Whether it’s a protein, breakfast, or granola bar, more than ever are bars serving as snacks or even convenient meal replacements as the on the go lifestyle continues to take hold. Almost 40 percent of the millennials surveyed by Mintel for its 2015 report said cereal was an inconvenient breakfast choice because they had to clean up after eating it. From this example, it can be seen that millennials want grab-and-go meal options to match their fast-paced lifestyles.

From a business standpoint, the bar category has some of the highest prices per unit in retail stores, opening up larger profit possibilities.

granola bar binding syrup formulations

Our Gum Gurus® often field questions about using stabilizers and thickening systems to make an ideal nutritional, granola, or cereal bar. Here are answers to some of the most frequently asked questions about bar formulations:

What gum should I use for a binding syrup?

In product development, one main goal for a snack or meal bar is to keep all of the ingredients bound together. In many bars a general binder is needed, while in granola bars specifically, the film forming ability of a binding system is the key to cohesiveness and stability through processing and transit. For most granola bars, we recommend our Add-Here® line, a proprietary line of hydrocolloids that replaces the texture and binding qualities needed in bars, but with significantly less sugar in addition to other functional benefits. TIC Pretested® Gum Arabic FT is also suitable for creating binding syrups.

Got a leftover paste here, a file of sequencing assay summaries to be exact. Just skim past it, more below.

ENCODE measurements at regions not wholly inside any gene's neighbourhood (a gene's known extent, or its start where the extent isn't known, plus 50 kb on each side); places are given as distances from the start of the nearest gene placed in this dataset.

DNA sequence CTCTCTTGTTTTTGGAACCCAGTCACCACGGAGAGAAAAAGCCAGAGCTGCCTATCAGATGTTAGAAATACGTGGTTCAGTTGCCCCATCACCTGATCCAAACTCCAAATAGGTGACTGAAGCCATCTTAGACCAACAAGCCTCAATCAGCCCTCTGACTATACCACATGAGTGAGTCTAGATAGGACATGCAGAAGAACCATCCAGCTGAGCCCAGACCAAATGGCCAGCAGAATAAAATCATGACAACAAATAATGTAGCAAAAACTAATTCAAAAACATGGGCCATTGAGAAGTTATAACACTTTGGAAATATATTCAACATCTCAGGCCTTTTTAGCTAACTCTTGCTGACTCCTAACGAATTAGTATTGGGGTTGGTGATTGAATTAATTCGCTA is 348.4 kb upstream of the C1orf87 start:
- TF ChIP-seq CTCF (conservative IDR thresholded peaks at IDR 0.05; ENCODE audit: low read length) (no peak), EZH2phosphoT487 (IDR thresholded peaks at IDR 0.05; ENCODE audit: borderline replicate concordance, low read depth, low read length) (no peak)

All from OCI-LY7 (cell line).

How should I incorporate the gums into my product?

Because sugar can compete with the gums for water in the mixing tank, it’s often helpful to disperse the gum in the tank and allow it to hydrate before adding sugar.

After the mixture is heated to boiling, while still hot, the binding syrup should be mixed into the dry ingredients and the bars should be allowed to cool in their desired shapes. Most of our hydrocolloid systems will work well in both chewy and crunchy granola bars. The major difference between the two is that crunchy bars will be put through a baking step, as opposed to chewy bars that must instead go through a drying step.

I am formulating a reduced sugar granola bar. What textural properties are important, and what binding options do I have?

Replacing sweetness can be accomplished with high-intensity sweeteners like aspartame or stevia but what is not easy to replace is the texture, stability, gloss, stickiness, and film forming attributes sugar provides and that are necessary to form and hold separate ingredients together. Dissolved sugar provides these because it can dry into a solid, and these solid properties are what bind the parts of the dry ingredients together.

In reduced sugar bars, TIC Gums’ Texture Terminology attributes that are important to monitor and maintain include, but are not limited to:

  • Awareness of Particulates
  • Fracturability
  • Moisture Absorption
  • Noise
  • Surface Roughness
Texture Attributes of Cereal Bars
Texture Terminology Definitions  Examples